Valentine's Day seems to be the perfect holiday NORTH LAUREL/SAVAGE

NEIGHBORS

February 12, 1993|By LOURDES SULLIVAN

Oh boy, oh boy, Valentine's Day will soon be here!

I think I like this holiday more than Christmas. Maybe it's the adult's Christmas. Actually it's more like Thanksgiving Day designed for women: We don't have to cook; there are enough traditions for consistency; it involves good food; and it hasn't been over-commercialized.

OK, maybe the floral, restaurant and chocolate industries are pushing us to buy. Mind you, I'm not looking to do too much that day, and, as keeper of the checkbook, I'll cringe if I see an entry for roses this week ($70 for a dozen). But, nevertheless, I'm looking toward that day with some of the anticipation I'd felt for Santa.

According to the greeting card industry, most Valentines cards are bought by women to give to family and friends, not to lovers. Why else are there so many "To Sister" cards? This reminds me of kissing your brother.

Anyway, I'll probably give my sweetheart a bamboo grove. Yes, I know, bamboo has all the romantic connotations of new socks for a Christmas present, but that's what he's wanted in the back yard for a while. I hope this isn't some "Field of Dreams" fantasy of the "if you grow bamboo, the pandas will come" ilk. I'm not ready for any more pets.

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The Howard County chapter of the National Organization for Women usually holds two events per month. This month the offerings are a potluck dinner for those interested in devoting time to specific agendas, such as income equity, battered women and the status of women in the world.

This meeting to set agendas and assign task forces will be held Wednesday at 6:30 p.m. in Green's Leasing Center. All interested people are invited. Bring suggestions. Call (410) 997-7531 for directions.

The other monthly meeting is a purely social event called Feminist Friday. "This is an opportunity to know women in a supportive, nonworking environment," said Lynn Porges, the secretary of the local chapter.

Feminist Friday is always held on the fourth Friday of the month, but the location changes. This month's Feb. 26 meeting will be held at J.K.'s Pub. Call (410) 997-7531 for directions.

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The 14 troops of the Girl Scout cluster based at Guilford Elementary School will hold their annual Thinking Day next Friday at Mount Zion Methodist Church in Clarksville.

On Thinking Day, Girl Scouts honor the ideals of founder Juliet Lowe with activities that reflect those ideals. This year the theme of the Guilford cluster is "Just like you and me," a handicap awareness program.

Senior Troop Leader Francine Hunt, assisted by Nelly Hill of Troop 703 and Judy Rauth of Troop 591, have planned an evening and morning of activities for the 130 Girl Scouts of all levels and an expected 30 to 40 parents.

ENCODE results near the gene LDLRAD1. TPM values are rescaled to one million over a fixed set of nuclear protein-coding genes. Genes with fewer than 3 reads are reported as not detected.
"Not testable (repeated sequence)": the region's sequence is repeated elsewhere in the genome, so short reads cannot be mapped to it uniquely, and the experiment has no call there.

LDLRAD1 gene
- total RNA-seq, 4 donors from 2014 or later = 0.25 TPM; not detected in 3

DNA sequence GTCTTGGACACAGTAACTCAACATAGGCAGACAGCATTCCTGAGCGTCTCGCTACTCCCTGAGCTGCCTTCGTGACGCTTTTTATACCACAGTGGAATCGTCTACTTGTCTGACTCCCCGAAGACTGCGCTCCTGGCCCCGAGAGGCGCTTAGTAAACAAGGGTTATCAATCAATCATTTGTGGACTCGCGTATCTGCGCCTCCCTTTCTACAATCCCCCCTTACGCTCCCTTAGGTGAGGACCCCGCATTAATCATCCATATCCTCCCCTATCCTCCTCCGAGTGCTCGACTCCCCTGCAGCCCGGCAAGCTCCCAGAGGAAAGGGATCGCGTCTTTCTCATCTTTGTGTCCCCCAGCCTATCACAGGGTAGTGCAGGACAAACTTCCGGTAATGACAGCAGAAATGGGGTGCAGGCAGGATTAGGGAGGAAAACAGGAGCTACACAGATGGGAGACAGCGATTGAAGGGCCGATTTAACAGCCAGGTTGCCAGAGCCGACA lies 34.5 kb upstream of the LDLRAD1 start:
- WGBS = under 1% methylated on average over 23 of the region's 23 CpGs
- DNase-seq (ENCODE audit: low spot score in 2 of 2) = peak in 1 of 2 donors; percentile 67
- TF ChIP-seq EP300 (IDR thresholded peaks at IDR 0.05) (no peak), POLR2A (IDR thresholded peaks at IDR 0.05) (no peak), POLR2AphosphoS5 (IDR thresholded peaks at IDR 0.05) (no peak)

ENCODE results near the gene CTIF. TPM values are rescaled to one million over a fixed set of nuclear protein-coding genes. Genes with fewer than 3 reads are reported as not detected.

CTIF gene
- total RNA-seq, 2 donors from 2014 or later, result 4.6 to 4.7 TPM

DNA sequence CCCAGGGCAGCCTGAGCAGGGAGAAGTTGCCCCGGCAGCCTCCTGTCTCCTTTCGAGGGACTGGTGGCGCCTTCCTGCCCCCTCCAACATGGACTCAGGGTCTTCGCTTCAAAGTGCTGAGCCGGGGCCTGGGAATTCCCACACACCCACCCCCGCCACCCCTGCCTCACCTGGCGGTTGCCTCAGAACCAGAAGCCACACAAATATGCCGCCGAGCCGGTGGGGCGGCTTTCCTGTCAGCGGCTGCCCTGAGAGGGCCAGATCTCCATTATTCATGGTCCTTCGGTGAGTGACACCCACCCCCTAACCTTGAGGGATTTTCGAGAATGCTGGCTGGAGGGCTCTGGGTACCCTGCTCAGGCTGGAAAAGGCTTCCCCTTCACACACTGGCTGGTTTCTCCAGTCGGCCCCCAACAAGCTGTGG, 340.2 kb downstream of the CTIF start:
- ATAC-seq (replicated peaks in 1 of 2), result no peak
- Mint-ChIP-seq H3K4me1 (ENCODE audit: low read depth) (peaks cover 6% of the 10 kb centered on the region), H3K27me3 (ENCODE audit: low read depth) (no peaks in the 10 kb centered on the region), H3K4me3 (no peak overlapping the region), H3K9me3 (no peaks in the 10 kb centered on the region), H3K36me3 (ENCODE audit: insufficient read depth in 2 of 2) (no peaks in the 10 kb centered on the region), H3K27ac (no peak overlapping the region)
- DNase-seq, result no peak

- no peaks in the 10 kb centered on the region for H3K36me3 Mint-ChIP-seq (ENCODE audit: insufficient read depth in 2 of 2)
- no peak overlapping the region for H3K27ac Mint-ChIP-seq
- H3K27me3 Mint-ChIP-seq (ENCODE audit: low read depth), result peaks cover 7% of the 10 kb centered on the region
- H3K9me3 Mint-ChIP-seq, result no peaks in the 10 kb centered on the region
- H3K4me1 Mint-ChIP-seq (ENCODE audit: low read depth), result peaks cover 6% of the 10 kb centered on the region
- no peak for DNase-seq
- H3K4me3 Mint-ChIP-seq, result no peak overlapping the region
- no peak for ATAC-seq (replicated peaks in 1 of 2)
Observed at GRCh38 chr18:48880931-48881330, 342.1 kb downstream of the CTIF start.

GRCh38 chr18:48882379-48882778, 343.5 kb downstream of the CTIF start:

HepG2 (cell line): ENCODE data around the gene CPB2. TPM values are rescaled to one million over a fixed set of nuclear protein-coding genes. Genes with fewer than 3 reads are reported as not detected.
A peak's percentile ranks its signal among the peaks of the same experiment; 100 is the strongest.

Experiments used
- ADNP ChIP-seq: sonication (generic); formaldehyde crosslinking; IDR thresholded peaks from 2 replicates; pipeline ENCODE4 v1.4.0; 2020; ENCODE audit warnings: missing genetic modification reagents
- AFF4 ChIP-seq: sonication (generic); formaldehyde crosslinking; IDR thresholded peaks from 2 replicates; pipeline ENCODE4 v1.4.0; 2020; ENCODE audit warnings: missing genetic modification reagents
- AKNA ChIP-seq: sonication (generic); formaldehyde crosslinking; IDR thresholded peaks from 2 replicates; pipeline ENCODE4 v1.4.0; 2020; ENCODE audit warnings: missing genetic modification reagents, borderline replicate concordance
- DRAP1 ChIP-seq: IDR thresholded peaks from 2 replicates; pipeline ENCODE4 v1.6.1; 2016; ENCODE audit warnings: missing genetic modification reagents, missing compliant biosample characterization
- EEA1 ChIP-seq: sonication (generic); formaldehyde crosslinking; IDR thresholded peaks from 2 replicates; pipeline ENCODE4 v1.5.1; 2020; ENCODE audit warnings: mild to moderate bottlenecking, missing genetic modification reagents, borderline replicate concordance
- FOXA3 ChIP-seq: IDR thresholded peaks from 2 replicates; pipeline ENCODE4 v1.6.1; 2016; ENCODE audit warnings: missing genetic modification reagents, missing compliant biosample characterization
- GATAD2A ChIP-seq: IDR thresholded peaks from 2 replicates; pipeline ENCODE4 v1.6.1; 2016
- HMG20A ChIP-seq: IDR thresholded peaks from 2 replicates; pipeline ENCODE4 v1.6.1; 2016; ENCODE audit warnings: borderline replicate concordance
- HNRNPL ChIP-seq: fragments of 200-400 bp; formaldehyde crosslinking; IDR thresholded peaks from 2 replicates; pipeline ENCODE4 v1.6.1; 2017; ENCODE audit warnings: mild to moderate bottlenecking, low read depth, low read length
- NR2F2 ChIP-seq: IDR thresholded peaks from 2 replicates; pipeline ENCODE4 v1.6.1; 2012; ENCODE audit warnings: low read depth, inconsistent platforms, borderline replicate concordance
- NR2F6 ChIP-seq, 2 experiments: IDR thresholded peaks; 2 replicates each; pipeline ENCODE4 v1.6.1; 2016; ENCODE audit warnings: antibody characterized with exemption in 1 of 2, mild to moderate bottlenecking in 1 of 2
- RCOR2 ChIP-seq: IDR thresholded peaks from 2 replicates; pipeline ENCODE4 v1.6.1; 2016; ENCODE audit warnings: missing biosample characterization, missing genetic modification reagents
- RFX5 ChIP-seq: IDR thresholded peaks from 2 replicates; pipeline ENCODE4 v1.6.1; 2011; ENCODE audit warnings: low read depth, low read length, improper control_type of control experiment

The troops will see displays about common disabilities that they or their family members are likely to face. There will be displays by pharmaceutical companies, the United Way and some educational games.

Of course, with that many Scouts there will also be plenty of fun, especially as the events last from Friday night through Saturday morning. That's right, the Scouts are spending the night at the church.

Traditionally, Thinking Day involves thinking about Scouts in other areas. The Guilford cluster has not ignored this aspect. All 14 troops have made up kits containing everything necessary to earn Girl Scout badges and try kits for 25 girls.

These kits, which have everything necessary in them, including glue or other general supplies, are going to go to the Girl Scout Council of Tropical Florida, for the troops devastated by the hurricane last summer.

According to Diana Grey, co-coordinator for the cluster, the Scouts decided to send the kits rather than money, because in many areas of Florida it is still difficult to buy supplies.

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Yesterday was the 146th birthday of Thomas Alva Edison.

I wouldn't have known this if it were not for the good offices of Marlene Iris, the resource teacher for the Gifted and Talented program at Bollman Bridge Elementary. For the last few weeks, she and the third-grade class have been studying and analyzing creative producers.

The class had already studied other inventors and their products when Ms. Iris realized that Edison's birthday would fall during the study unit.

So Ms. Iris' class will have a birthday party in Edison's honor. Each child will bring in an item or a picture of something Edison invented. As he registered more than 1,000 patents in his lifetime, this shouldn't be too hard.

Mr. Edison is a good example of the difference one individual can make. While he is most famous for is invention of the electric light bulb, his more significant contributions were the generators and transmission towers that he invented to supply electricity to power the lights. He created the electric age.

Ms. Iris' third-grade students will finish the unit on creative producers by emulating Edison. The students will identify a need, and invent a solution to satisfy that need. If anyone is shy of an idea, I need an automatic vacuum cleaner.

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